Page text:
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CIB improves financial situation with more cuts

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The Indianapolis Capital Improvement Board’s dire financial situation might be improving enough that it may forego the first installment of a $27 million state loan.

State legislators this summer authorized the CIB to receive $27 million—$9 million in annual loans the state will provide for three years—to help close the CIB’s budget shortfall.

The CIB, which manages the city’s professional sports facilities and the Indiana Convention Center, has struggled much of the year to close a projected $47 million deficit for 2010.

But CIB Treasurer Ann Lathrop said at its Tuesday meeting the group may not need the $9 million in 2009, which would save the CIB from paying interest charges of 5.25 percent.

The CIB will decide at its December meeting whether to accept the loan. Even if it turns down the first installment, it still could choose to accept the remaining funds earmarked for 2010 and 2011.

CIB President Bob Grand cautioned that although the group’s finances are much improved, more work remains. 

“We do know we’re healthier than we were a year ago,” he said. “But the point of the matter is, this is an ongoing issue.”

The group reduced spending by closing on a substitute credit facility, to retire $25.4 million of a debt service reserve.

It also has cut several positions and reduced salaries on others. The CIB has eliminated 11 full-time salaried positions—nine on Friday and two today. Lathrop declined to disclose what positions were cut.

CIB executives accepted permanent salary reductions of 5 percent to 20 percent, and union contracts for convention center workers were negotiated with no salary increases and changes to overtime policies.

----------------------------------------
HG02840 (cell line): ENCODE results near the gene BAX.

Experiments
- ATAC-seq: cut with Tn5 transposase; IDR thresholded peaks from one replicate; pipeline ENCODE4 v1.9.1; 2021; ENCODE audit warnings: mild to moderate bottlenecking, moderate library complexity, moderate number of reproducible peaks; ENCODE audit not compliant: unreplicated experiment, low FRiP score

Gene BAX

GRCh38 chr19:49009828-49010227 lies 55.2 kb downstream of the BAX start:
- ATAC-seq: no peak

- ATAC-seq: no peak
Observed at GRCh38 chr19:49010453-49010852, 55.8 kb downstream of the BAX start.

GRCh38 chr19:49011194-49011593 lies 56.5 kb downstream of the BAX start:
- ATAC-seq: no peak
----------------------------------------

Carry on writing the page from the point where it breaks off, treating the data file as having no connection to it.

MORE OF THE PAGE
Also, the CIB through August spent $650,000 on improvements to its properties, when it typically spends $3 million in annual upgrades.

The CIB anticipates spending $50 million of its $63 million budget in 2010, which could leave it with a cash balance of $36 million.

 

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  1. why oh why does this state continue to elect these people....do you wonder how much was graft out of the 3.8 billion?

  2. i too think this is a great idea. I think the vision and need is there as well. But also agree with Wendy that there may be better location in our city to fulfill this vision and help grow the sports of hockey and figure skating in Indy. Also to help further develop other parts of the city that seem often forgotten. Any of the other 6 townships out side of the three northernmost could benefit greatly from a facility and a vision like this. For a vision that sounds philanthropic, the location is appears more about the money. Would really like to see it elsewhere, but still wish the development the best of luck, as we can always use more ice in the city. As for the Ice growth when they return, if schedules can be coordinated with the Fuel, what could be better than to have high level hockey available to go see every weekend of the season? Good luck with the development and the return of the Ice.

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